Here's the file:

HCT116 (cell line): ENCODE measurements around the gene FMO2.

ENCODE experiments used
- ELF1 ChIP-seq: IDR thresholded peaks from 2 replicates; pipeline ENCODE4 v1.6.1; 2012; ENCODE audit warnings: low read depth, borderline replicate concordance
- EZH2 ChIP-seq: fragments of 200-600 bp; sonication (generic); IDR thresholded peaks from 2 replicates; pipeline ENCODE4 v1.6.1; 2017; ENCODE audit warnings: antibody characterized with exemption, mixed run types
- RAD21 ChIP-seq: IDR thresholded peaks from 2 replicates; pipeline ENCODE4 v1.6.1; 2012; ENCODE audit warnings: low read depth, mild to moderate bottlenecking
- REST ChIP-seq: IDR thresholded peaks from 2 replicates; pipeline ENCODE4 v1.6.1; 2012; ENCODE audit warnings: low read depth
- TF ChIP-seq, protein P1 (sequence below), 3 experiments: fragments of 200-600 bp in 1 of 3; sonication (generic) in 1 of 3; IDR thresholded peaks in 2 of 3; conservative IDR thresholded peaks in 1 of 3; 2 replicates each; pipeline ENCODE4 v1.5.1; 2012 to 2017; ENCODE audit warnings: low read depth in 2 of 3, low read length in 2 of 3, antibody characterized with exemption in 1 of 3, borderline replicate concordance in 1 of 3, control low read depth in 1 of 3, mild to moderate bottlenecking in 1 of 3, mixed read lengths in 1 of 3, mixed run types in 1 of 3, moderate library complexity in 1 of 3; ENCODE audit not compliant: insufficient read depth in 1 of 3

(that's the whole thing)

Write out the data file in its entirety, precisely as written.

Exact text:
HCT116 (cell line): ENCODE measurements around the gene FMO2.

ENCODE experiments used
- ELF1 ChIP-seq: IDR thresholded peaks from 2 replicates; pipeline ENCODE4 v1.6.1; 2012; ENCODE audit warnings: low read depth, borderline replicate concordance
- EZH2 ChIP-seq: fragments of 200-600 bp; sonication (generic); IDR thresholded peaks from 2 replicates; pipeline ENCODE4 v1.6.1; 2017; ENCODE audit warnings: antibody characterized with exemption, mixed run types
- RAD21 ChIP-seq: IDR thresholded peaks from 2 replicates; pipeline ENCODE4 v1.6.1; 2012; ENCODE audit warnings: low read depth, mild to moderate bottlenecking
- REST ChIP-seq: IDR thresholded peaks from 2 replicates; pipeline ENCODE4 v1.6.1; 2012; ENCODE audit warnings: low read depth
- TF ChIP-seq, protein P1 (sequence below), 3 experiments: fragments of 200-600 bp in 1 of 3; sonication (generic) in 1 of 3; IDR thresholded peaks in 2 of 3; conservative IDR thresholded peaks in 1 of 3; 2 replicates each; pipeline ENCODE4 v1.5.1; 2012 to 2017; ENCODE audit warnings: low read depth in 2 of 3, low read length in 2 of 3, antibody characterized with exemption in 1 of 3, borderline replicate concordance in 1 of 3, control low read depth in 1 of 3, mild to moderate bottlenecking in 1 of 3, mixed read lengths in 1 of 3, mixed run types in 1 of 3, moderate library complexity in 1 of 3; ENCODE audit not compliant: insufficient read depth in 1 of 3